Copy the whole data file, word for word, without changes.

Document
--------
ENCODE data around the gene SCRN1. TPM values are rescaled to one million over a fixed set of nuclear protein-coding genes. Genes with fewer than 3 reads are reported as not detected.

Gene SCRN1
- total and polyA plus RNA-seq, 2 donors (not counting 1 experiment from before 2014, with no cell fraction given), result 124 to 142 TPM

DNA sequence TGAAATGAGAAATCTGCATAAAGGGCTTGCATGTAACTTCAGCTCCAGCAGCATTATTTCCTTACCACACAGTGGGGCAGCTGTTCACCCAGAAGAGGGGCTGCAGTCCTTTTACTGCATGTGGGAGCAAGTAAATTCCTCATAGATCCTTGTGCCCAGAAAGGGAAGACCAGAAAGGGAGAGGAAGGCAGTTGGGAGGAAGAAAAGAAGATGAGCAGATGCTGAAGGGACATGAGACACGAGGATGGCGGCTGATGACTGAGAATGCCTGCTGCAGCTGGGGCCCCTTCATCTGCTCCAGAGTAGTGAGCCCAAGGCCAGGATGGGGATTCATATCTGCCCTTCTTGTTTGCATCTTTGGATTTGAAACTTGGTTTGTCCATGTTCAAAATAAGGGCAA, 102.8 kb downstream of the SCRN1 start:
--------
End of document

ENCODE data around the gene SCRN1. TPM values are rescaled to one million over a fixed set of nuclear protein-coding genes. Genes with fewer than 3 reads are reported as not detected.

Gene SCRN1
- total and polyA plus RNA-seq, 2 donors (not counting 1 experiment from before 2014, with no cell fraction given), result 124 to 142 TPM

DNA sequence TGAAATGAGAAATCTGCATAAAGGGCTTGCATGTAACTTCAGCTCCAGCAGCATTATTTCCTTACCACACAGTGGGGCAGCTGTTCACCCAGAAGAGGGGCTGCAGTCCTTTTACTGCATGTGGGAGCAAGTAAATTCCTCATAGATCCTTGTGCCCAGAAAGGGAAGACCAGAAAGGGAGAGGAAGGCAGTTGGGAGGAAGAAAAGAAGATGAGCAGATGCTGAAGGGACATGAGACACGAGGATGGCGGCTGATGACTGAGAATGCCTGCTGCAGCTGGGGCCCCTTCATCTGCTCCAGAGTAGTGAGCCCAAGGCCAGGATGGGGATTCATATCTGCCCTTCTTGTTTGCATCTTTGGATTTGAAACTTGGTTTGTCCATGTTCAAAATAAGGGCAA, 102.8 kb downstream of the SCRN1 start: